Searcy County
Sheriff's Office
Marshall, Arkansas
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208 Factory Road
PO Box 812

Marshall, Arkansas 72650

Administrative Office Hours:
8:00am - 4:00pm M-F

12/12/2019

Drive sober campaign underway

State and local law enforcement agencies in Arkansas will partner with the U.S. Department of Transportation, National Highway Traffic Safety Administration (NHTSA), this holiday season to save lives by keeping alcohol and drug impaired drivers off the roads. Beginning this week (Friday, December 13th - January1st), Arkansas State Troopers and other law enforcement officers will join together in a high-visibility national enforcement campaign.

"Drive Sober or Get Pulled Over" is a "no excuses" "zero tolerance" operation in which law enforcement officers increase their patrol presence with additional emphasis directed to identifying and arresting drivers who may be impaired by alcohol or drugs. The campaign also includes an increase in state and national messaging about the dangers of driving impaired.

It is illegal in all 50 states to operate a motor vehicle while impaired by alcohol or drugs.  Avoiding arrest and expenses of court fines and higher insurance rates begins with never getting into the driver's seat of a motor vehicle while impaired.

Many drivers fail to realize the risks. During 2018 there were 10,511 people killed in drunk driving crashes, one every 50 minutes, according to the NHTSA Fatality Analysis Reporting System (FARS). 

The analysis of data over a five year span (2014-2018) indicates, on average, 10,000 killed each year, the equivalent of 20 jumbo jets crashing during a single year without survivors.

According to the FARS 2017 database, 45% of the drivers killed in fatal crashes who were tested for drugs, tested positive. This is why Arkansas law enforcement officers are working with NHTSA to remind drivers that impaired driving is not only illegal, it is a matter of life and death.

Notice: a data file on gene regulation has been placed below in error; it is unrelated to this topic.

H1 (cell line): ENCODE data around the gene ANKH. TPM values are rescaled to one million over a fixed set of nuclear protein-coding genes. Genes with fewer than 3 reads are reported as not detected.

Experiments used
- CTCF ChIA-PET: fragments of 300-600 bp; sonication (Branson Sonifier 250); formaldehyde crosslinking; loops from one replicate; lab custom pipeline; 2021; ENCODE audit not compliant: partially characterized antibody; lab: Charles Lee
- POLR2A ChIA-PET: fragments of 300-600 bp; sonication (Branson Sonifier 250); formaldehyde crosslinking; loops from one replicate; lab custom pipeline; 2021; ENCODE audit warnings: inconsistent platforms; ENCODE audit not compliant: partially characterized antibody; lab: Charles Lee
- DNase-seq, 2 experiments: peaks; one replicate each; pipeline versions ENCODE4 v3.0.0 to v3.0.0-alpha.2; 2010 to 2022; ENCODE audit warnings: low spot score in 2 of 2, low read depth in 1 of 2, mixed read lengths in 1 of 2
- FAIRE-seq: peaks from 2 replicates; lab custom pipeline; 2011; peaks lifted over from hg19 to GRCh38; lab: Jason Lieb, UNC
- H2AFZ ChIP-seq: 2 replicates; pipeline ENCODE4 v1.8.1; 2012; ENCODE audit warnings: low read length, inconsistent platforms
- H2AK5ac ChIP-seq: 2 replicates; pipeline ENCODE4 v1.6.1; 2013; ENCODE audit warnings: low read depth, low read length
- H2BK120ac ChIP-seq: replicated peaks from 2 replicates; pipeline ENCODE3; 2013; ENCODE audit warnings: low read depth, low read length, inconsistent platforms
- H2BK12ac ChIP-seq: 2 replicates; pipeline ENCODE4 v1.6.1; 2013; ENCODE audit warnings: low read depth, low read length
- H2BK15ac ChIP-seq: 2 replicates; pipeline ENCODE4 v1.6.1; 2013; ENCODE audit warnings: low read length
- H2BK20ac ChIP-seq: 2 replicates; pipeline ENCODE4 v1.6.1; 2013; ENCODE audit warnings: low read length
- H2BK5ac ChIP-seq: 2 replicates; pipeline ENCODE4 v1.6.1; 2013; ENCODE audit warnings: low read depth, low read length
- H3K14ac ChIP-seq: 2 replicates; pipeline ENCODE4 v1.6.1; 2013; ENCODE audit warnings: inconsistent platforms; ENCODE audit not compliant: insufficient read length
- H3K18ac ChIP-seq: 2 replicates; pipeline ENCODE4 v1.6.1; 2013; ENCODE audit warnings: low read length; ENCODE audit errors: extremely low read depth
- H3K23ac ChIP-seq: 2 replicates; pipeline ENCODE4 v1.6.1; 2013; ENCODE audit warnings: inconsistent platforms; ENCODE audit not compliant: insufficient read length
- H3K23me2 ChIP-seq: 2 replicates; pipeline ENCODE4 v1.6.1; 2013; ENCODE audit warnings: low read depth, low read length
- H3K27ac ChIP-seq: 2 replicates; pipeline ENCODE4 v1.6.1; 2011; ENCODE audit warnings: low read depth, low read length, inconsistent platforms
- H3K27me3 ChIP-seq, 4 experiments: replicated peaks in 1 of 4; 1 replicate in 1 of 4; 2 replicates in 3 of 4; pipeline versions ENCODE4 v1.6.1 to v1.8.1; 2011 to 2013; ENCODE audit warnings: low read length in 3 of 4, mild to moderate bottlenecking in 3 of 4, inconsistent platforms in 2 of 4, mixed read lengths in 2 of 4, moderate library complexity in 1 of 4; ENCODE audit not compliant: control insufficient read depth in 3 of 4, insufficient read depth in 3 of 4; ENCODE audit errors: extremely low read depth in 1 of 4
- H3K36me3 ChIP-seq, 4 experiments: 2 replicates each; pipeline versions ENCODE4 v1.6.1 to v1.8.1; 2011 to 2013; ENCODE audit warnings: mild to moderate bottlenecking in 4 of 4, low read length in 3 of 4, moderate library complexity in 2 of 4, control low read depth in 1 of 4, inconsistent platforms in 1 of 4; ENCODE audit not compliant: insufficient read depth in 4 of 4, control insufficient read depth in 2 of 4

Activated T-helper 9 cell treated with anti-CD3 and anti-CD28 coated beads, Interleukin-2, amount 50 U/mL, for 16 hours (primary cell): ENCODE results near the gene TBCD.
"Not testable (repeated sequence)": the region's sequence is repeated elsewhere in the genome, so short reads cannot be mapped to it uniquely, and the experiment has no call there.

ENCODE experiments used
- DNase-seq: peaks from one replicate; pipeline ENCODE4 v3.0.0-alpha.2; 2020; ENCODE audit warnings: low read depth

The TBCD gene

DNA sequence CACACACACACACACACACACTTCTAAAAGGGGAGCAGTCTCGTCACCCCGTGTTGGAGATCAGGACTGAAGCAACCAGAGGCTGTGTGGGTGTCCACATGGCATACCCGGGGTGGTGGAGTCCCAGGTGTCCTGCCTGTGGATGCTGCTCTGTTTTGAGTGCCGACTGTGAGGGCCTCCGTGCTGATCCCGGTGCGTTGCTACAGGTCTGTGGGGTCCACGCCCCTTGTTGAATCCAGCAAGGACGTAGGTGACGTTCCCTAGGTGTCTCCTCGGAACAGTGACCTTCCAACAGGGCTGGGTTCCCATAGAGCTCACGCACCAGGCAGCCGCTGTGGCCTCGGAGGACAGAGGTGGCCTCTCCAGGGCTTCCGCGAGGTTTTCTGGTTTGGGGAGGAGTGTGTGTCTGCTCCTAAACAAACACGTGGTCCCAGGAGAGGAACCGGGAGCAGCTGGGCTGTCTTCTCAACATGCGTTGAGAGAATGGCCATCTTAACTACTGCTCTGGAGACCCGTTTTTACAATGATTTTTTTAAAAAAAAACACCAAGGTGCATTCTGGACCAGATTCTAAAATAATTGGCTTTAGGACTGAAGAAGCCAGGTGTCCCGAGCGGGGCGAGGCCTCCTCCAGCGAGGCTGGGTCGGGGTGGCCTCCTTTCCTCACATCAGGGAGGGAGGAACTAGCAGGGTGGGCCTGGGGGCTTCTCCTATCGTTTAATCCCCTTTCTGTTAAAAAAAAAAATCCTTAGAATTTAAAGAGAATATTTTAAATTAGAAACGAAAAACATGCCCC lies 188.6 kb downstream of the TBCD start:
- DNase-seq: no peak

"The holiday season should be a happy time for our all our state's citizens and visitors," said Searcy County Chief Deputy Dewayne Pierce. "We cannot underestimate the importance of sober driving and no matter what substance anyone has ingested, if you're impaired, you should not be driving."

Something as unassuming as cold medications or an over-the-counter sleep aid has the ability to impair a driver and lead to a DWI arrest. Anyone taking a new prescription drug or a higher dose of a current prescription drug, should avoid driving until its known what effect the drug may have on the individual. Any effect could impair a person's driving ability.  One medication may not directly impair a person, but mixed with a second prescription drug and alcohol could cause impairment.  Any form of impaired driving is illegal. 

"Driving impaired is a choice," said Chief Pierce. "I encourage everyone to make the right choice and find a sober driver if they have been drinking or ingested any drug that caused impairment."

State and local law enforcement recommend these safe alternatives to impaired driving:

If you have ingested an impairing substance, such as alcohol, marijuana, prescription drugs, sleep medication, or any form of illegal drug, do not drive. Passengers should never ride with an impaired driver. If you think a driver may be impaired, do not get in the car.

If you are alcohol- or drug-impaired, pass the keys to a sober driver who can safely drive you to your final destination or plan to use public transportation or a ride sharing service to get home safely. It is never okay to drive while impaired by any substance.

Have a friend who is about to drive while impaired by alcohol or drugs? Take the keys away and arrange to get them home safely. Don't worry about offending someone- they'll thank you later.

If you see an impaired driver on the road, contact your local law enforcement. Your actions could help save someone's life.

For more information about the 2019 Holiday Season Drive Sober or Get Pulled Over campaign, visit https://www/trafficsafetymarketing.gov/get-materials/drunk-driving/holiday-season/peak-enforcement-kit or call the Arkansas Highway Safety Office at (501) 618-8136. For information on Arkansas' "Toward Zero Deaths" campaign to eliminate preventable traffic fatalities, visit www.TZDarkansas.org . To report a local situation, call the Searcy County Sheriff's Office at 870.448.2340.

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